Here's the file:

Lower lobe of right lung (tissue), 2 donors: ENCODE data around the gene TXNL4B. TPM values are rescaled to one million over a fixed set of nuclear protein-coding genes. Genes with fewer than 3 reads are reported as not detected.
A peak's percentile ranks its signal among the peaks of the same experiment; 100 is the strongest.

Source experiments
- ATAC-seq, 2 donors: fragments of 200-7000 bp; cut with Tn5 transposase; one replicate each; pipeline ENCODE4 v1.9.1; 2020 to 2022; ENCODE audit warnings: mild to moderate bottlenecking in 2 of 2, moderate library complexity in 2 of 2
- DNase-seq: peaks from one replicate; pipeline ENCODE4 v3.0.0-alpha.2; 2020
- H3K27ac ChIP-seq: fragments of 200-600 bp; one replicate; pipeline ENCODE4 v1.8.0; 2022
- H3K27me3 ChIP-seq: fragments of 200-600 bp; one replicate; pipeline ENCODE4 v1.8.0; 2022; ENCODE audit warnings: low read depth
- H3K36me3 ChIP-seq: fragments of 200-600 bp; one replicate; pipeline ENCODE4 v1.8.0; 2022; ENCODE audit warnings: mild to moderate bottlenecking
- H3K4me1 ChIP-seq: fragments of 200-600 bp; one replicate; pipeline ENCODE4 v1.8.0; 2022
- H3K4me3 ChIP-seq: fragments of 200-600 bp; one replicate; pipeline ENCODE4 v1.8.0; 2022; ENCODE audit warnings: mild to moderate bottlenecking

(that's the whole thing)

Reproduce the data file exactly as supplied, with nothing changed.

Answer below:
Lower lobe of right lung (tissue), 2 donors: ENCODE data around the gene TXNL4B. TPM values are rescaled to one million over a fixed set of nuclear protein-coding genes. Genes with fewer than 3 reads are reported as not detected.
A peak's percentile ranks its signal among the peaks of the same experiment; 100 is the strongest.

Source experiments
- ATAC-seq, 2 donors: fragments of 200-7000 bp; cut with Tn5 transposase; one replicate each; pipeline ENCODE4 v1.9.1; 2020 to 2022; ENCODE audit warnings: mild to moderate bottlenecking in 2 of 2, moderate library complexity in 2 of 2
- DNase-seq: peaks from one replicate; pipeline ENCODE4 v3.0.0-alpha.2; 2020
- H3K27ac ChIP-seq: fragments of 200-600 bp; one replicate; pipeline ENCODE4 v1.8.0; 2022
- H3K27me3 ChIP-seq: fragments of 200-600 bp; one replicate; pipeline ENCODE4 v1.8.0; 2022; ENCODE audit warnings: low read depth
- H3K36me3 ChIP-seq: fragments of 200-600 bp; one replicate; pipeline ENCODE4 v1.8.0; 2022; ENCODE audit warnings: mild to moderate bottlenecking
- H3K4me1 ChIP-seq: fragments of 200-600 bp; one replicate; pipeline ENCODE4 v1.8.0; 2022
- H3K4me3 ChIP-seq: fragments of 200-600 bp; one replicate; pipeline ENCODE4 v1.8.0; 2022; ENCODE audit warnings: mild to moderate bottlenecking